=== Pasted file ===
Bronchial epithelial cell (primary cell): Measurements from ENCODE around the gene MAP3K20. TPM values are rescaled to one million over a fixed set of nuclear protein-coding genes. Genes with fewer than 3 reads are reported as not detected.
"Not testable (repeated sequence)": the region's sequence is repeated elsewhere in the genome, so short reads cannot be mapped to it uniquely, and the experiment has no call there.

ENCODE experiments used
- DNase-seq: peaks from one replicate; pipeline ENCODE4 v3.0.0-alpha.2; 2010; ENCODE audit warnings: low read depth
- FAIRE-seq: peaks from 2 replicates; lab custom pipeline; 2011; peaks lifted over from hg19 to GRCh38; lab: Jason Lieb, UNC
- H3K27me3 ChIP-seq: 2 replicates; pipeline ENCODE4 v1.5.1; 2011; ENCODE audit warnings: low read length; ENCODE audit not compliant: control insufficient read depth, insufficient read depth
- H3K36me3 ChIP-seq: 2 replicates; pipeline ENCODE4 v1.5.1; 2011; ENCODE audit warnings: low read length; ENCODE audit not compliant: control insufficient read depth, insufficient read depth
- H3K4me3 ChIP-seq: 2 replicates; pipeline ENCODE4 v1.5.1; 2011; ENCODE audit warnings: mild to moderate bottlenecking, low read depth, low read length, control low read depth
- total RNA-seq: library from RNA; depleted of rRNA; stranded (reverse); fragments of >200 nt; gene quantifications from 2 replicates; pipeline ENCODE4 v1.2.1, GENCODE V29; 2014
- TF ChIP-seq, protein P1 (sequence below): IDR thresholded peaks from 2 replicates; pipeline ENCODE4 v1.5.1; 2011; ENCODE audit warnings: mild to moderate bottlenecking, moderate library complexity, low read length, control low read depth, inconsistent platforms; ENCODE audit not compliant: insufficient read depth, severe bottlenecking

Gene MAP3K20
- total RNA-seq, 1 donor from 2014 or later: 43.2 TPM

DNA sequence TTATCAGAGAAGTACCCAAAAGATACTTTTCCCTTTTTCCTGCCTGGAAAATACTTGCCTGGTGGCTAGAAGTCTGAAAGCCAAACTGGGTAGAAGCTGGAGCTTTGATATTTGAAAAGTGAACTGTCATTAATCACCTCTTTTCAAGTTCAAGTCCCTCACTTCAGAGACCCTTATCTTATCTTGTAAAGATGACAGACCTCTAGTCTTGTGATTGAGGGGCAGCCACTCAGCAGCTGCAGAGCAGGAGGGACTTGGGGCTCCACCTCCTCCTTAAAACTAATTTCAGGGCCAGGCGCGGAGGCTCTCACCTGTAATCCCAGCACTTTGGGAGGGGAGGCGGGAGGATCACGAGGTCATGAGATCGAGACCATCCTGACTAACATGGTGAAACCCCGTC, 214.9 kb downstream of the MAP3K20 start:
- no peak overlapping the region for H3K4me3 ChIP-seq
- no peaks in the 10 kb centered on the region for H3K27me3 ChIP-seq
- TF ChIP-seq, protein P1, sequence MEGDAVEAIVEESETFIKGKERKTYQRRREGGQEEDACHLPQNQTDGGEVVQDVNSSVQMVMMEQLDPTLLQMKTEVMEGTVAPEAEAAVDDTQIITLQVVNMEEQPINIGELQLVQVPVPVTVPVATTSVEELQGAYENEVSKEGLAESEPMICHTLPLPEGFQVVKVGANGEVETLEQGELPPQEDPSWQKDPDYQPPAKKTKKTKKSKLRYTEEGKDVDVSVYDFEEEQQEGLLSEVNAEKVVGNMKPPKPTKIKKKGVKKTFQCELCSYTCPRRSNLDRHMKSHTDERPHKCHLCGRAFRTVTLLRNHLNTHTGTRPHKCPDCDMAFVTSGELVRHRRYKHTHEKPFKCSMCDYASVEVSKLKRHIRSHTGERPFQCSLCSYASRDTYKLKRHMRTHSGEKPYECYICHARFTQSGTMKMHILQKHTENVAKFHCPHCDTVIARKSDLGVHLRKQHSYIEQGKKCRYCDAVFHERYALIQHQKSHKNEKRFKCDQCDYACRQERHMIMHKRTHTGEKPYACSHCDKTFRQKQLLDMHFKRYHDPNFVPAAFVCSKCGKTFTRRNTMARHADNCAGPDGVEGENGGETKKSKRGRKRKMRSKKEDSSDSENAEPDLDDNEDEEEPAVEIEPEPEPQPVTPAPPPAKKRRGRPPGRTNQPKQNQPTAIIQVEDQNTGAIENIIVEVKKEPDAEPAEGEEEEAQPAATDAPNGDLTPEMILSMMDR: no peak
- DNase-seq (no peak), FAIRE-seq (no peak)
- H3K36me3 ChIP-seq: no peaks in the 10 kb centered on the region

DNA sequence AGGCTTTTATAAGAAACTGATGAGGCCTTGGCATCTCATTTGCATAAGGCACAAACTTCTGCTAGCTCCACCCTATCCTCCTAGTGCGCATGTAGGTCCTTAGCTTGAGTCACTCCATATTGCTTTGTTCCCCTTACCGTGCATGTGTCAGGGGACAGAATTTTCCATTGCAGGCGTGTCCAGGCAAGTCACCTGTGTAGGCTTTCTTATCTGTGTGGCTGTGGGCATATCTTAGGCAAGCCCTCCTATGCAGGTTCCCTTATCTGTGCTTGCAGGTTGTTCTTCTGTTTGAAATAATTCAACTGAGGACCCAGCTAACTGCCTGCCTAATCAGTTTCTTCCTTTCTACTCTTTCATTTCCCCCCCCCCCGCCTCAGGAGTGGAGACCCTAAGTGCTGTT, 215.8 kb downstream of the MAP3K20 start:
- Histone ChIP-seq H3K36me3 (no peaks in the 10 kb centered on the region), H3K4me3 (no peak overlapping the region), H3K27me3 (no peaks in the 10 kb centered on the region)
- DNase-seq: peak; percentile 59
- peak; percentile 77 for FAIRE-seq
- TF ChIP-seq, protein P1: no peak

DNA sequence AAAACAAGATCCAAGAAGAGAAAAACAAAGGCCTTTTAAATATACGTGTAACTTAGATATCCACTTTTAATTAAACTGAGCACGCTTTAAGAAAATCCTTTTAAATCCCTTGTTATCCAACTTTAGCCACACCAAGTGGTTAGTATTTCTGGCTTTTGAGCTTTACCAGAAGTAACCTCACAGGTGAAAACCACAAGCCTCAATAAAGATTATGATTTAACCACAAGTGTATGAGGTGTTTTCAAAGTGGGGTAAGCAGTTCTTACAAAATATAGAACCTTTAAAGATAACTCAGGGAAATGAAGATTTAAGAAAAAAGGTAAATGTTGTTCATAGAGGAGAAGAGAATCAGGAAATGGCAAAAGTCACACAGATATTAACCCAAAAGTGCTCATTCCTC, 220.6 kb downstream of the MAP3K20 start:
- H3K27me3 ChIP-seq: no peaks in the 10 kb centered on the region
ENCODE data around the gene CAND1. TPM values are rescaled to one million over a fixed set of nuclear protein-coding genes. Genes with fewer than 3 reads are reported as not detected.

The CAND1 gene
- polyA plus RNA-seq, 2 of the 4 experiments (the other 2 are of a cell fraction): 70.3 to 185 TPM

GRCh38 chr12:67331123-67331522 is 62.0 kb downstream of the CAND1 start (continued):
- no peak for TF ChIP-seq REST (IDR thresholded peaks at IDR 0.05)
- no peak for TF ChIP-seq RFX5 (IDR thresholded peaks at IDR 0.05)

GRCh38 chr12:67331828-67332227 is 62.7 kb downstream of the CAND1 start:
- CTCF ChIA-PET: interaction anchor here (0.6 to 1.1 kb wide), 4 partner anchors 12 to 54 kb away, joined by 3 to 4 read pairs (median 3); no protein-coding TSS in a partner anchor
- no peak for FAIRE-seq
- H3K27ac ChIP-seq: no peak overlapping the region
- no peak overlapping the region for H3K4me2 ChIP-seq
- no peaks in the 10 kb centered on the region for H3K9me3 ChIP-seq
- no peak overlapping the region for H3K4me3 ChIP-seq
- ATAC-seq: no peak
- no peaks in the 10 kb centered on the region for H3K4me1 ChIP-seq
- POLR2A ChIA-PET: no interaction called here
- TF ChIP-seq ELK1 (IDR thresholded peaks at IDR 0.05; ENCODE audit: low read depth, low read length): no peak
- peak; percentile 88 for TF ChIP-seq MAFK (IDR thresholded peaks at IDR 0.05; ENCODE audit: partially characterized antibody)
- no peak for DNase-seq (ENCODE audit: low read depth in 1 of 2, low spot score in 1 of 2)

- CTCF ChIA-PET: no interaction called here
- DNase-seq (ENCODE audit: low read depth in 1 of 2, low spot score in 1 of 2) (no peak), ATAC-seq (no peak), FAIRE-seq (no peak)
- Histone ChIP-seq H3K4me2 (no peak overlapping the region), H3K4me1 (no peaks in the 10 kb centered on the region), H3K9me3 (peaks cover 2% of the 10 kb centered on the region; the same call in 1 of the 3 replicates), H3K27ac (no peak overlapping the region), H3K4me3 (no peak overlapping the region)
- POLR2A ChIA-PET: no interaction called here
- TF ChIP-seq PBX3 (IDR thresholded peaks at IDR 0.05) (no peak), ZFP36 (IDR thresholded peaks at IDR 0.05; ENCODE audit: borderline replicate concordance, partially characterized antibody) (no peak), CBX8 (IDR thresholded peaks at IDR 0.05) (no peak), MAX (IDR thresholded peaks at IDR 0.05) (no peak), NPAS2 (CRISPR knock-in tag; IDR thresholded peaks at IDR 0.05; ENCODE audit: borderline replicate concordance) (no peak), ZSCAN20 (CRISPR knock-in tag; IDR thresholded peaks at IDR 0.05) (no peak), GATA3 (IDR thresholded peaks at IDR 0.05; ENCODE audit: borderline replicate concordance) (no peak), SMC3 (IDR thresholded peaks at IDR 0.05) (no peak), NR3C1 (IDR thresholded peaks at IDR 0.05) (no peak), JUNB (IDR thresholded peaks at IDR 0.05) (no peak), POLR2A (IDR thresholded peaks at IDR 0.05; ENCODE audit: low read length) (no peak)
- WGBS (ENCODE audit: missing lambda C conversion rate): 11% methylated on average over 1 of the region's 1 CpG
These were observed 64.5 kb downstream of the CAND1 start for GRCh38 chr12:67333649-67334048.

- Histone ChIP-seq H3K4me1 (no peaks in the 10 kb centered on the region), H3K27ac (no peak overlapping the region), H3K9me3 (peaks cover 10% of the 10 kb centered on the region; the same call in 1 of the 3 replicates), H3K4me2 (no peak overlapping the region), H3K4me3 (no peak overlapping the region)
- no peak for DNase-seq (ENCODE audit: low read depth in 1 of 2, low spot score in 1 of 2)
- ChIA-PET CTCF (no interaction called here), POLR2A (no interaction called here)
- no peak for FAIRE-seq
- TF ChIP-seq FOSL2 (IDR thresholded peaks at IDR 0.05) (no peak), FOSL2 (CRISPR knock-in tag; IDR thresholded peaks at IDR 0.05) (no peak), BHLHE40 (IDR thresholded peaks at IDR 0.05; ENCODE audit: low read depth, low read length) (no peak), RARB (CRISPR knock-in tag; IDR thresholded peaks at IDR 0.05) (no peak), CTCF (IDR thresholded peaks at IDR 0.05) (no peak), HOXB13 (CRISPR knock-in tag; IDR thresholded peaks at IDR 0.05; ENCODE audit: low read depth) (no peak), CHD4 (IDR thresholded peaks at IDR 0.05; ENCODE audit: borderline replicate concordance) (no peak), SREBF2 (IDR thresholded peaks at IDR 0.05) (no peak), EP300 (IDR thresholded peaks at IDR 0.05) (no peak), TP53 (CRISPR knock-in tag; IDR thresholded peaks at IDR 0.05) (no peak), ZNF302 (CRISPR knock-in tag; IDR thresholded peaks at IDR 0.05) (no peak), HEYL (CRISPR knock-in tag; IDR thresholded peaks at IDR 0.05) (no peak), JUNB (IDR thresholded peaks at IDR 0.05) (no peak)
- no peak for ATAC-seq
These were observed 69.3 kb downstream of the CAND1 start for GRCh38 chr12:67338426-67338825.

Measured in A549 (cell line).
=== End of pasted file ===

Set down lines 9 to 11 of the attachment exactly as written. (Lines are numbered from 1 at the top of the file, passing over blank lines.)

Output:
- total RNA-seq: library from RNA; depleted of rRNA; stranded (reverse); fragments of >200 nt; gene quantifications from 2 replicates; pipeline ENCODE4 v1.2.1, GENCODE V29; 2014
- TF ChIP-seq, protein P1 (sequence below): IDR thresholded peaks from 2 replicates; pipeline ENCODE4 v1.5.1; 2011; ENCODE audit warnings: mild to moderate bottlenecking, moderate library complexity, low read length, control low read depth, inconsistent platforms; ENCODE audit not compliant: insufficient read depth, severe bottlenecking

Gene MAP3K20